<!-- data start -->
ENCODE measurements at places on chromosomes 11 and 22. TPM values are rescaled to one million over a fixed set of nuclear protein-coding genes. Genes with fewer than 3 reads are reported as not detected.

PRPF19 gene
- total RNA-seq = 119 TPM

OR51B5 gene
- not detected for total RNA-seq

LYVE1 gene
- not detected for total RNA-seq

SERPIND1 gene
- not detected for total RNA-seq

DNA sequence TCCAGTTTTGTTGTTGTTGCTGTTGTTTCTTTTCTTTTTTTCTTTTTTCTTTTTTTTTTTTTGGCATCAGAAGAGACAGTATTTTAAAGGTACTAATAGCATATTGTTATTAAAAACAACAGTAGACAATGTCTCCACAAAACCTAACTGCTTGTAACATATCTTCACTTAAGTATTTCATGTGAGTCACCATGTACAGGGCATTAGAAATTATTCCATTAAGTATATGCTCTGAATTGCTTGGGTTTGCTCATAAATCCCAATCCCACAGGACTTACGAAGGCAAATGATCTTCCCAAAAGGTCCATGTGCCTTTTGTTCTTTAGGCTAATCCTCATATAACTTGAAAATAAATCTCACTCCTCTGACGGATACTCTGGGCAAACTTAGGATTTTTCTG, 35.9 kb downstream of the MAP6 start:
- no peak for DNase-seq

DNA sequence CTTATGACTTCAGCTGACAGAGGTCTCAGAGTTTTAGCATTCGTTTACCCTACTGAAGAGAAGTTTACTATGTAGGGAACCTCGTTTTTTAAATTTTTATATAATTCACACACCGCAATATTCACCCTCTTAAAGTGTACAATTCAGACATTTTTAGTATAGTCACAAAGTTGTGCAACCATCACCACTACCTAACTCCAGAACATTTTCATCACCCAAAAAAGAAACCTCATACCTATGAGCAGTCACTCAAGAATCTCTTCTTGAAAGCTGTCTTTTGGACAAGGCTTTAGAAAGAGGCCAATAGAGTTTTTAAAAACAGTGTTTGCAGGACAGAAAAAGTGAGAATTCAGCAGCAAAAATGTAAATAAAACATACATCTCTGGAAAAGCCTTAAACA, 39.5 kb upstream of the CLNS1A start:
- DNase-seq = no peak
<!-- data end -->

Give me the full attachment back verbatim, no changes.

ENCODE measurements at places on chromosomes 11 and 22. TPM values are rescaled to one million over a fixed set of nuclear protein-coding genes. Genes with fewer than 3 reads are reported as not detected.

PRPF19 gene
- total RNA-seq = 119 TPM

OR51B5 gene
- not detected for total RNA-seq

LYVE1 gene
- not detected for total RNA-seq

SERPIND1 gene
- not detected for total RNA-seq

DNA sequence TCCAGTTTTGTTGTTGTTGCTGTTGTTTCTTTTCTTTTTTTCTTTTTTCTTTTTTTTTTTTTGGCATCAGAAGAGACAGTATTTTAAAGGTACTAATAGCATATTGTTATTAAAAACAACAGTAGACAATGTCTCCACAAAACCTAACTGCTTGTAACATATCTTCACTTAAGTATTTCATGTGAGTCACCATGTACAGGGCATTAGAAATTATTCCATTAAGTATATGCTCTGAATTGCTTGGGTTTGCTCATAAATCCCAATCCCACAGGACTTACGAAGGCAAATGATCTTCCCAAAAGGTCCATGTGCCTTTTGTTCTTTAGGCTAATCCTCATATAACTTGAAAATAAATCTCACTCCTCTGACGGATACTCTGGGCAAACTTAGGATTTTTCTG, 35.9 kb downstream of the MAP6 start:
- no peak for DNase-seq

DNA sequence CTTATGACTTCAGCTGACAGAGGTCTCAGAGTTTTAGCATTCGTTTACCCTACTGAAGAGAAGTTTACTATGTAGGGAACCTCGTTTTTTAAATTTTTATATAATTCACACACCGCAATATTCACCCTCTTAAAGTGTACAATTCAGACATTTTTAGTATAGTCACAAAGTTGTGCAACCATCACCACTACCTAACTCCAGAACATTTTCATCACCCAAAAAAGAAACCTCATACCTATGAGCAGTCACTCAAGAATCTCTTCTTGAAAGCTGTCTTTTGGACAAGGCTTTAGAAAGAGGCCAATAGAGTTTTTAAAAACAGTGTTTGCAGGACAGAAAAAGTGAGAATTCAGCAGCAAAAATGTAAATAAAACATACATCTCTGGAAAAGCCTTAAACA, 39.5 kb upstream of the CLNS1A start:
- DNase-seq = no peak